NICE urges GPs to 'be smarter' in use of antibiotics for UTIs

Draft NICE guidance on UTIs calls on GPs to step up efforts to avoid inappropriate or overuse of antibiotics.

Guidance set out in four papers on lower, recurrent, catheter-associated and acute UTIs warns that in some circumstances antibiotics can be avoided, and backs wider use of urine testing to help identify which antibiotic is likely to be most effective when they are needed.

NICE guidelines director Professor Mark Baker said the institute recognised that most UTIs would require treatment with an antibiotic, but warned that 'we need to be smarter with our use of these medicines'.

Guidance on lower UTIs says GPs considering treatment for women who are not pregnant should decide between a 'back-up antibiotic prescription or an immediate prescription' based on severity of symptoms, possible complications for patients in at-risk groups and a range of other factors.

Antibiotic prescribing

GPs should 'consider waiting until any microbiological results are available before prescribing an antibiotic for a woman with lower UTI who is not pregnant', the NICE guidance says. If urine test results come back after an antibiotic has been prescribed, GPs should 'review the choice of antibiotic when microbiological results are available, and change the antibiotic according to susceptibility results if bacteria are resistant and symptoms are not already improving, using a narrow spectrum antibiotic wherever possible'.

Men and pregnant women with lower UTI should be offered an immediate antibiotic, again to be reviewed once microbiological results are available, the advice says.

Guidance on recurrent, acute, and catheter-associated UTIs sets out referral and management options, and key symptoms. Consultation on the four pieces of draft guidance will remain open until 5 June.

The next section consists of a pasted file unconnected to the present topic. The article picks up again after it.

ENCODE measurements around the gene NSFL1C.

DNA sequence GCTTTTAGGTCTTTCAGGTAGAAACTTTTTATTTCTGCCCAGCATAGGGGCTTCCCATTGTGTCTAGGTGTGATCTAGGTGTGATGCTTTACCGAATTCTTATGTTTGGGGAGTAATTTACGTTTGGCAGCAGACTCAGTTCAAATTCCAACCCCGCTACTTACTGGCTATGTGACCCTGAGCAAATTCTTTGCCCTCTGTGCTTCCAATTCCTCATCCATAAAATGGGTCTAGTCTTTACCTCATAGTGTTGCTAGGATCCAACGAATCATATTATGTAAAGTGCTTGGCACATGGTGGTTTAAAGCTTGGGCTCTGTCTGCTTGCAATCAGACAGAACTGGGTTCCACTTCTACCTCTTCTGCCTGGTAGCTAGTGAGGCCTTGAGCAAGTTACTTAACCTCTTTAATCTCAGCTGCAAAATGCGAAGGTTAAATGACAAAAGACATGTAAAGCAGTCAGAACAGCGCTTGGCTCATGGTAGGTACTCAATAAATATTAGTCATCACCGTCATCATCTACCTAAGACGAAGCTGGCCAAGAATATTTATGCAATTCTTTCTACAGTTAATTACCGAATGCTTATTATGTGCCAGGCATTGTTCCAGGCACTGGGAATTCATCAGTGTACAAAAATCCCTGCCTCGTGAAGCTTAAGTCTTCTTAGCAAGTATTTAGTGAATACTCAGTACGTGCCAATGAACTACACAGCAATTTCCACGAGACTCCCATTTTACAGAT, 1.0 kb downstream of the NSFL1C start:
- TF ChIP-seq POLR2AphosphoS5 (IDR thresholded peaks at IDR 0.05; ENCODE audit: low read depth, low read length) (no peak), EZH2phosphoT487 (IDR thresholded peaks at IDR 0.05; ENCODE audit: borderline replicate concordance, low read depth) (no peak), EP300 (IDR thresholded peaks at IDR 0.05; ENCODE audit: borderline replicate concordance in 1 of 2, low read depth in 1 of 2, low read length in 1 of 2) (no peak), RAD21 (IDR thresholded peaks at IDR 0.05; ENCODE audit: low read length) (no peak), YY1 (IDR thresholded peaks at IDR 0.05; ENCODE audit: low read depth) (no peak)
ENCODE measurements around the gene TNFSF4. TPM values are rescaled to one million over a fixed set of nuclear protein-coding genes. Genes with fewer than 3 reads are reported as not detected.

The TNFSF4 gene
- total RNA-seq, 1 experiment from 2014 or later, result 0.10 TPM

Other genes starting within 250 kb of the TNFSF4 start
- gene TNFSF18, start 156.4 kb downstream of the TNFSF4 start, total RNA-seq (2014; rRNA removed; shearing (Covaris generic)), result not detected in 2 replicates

Dr Tessa Lewis, GP and chair of the managing common infections guidance committee, said: 'Urinary infections can make people feel very uncomfortable and unwell, and in some cases may become serious.

'It is important that we treat these infections with an antibiotic that will work. This new draft guidance from NICE can assist healthcare professionals to do that.'

Dr Susan Hopkins, deputy director for antimicrobial resistance at Public Health England, said: 'Our surveillance shows that more than a third of laboratory confirmed E.coli UTIs display resistance to key antibiotics. We are therefore urging GP practices and hospitals to follow the new guidelines so they can prescribe antibiotics appropriately to their patients. This will preserve our antibiotics so that they not only save lives today but can continue to save lives tomorrow.'

Read the guidance and take part in the consultation:

Have you registered with us yet?

Register now to enjoy more articles and free email bulletins

Register

Already registered?

Sign in

Follow Us:

Just published

Doctors are being 'taxed out of the NHS', warns BMA chair

Doctors are being 'taxed out of the NHS', warns BMA chair

The NHS risks being brought to a standstill because 'perverse and punitive pension...

Welsh GP contract deal delivers £25m funding boost and partner incentives

Welsh GP contract deal delivers £25m funding boost and partner incentives

GPs in Wales will receive a £25m increase in funding in 2019/20 as part of a new...

Elected BMA members to receive equality training after sexism investigation

Elected BMA members to receive equality training after sexism investigation

BMA chair Dr Chaand Nagpaul has promised that the association will 'learn, act and...

NHS Resolution moves to allay fears over state indemnity 'small print'

NHS Resolution moves to allay fears over state indemnity 'small print'

Information about GPs will only be passed to the GMC under 'very rare circumstances'...

BMA U-turn over sexism and harassment debate at annual conference

BMA U-turn over sexism and harassment debate at annual conference

Doctors' leaders will debate claims that the BMA fails to address sexism and harassment...

Doctors begin giving evidence in BMA sexism investigation

Doctors begin giving evidence in BMA sexism investigation

Doctors have started giving evidence as part of the investigation into sexism and...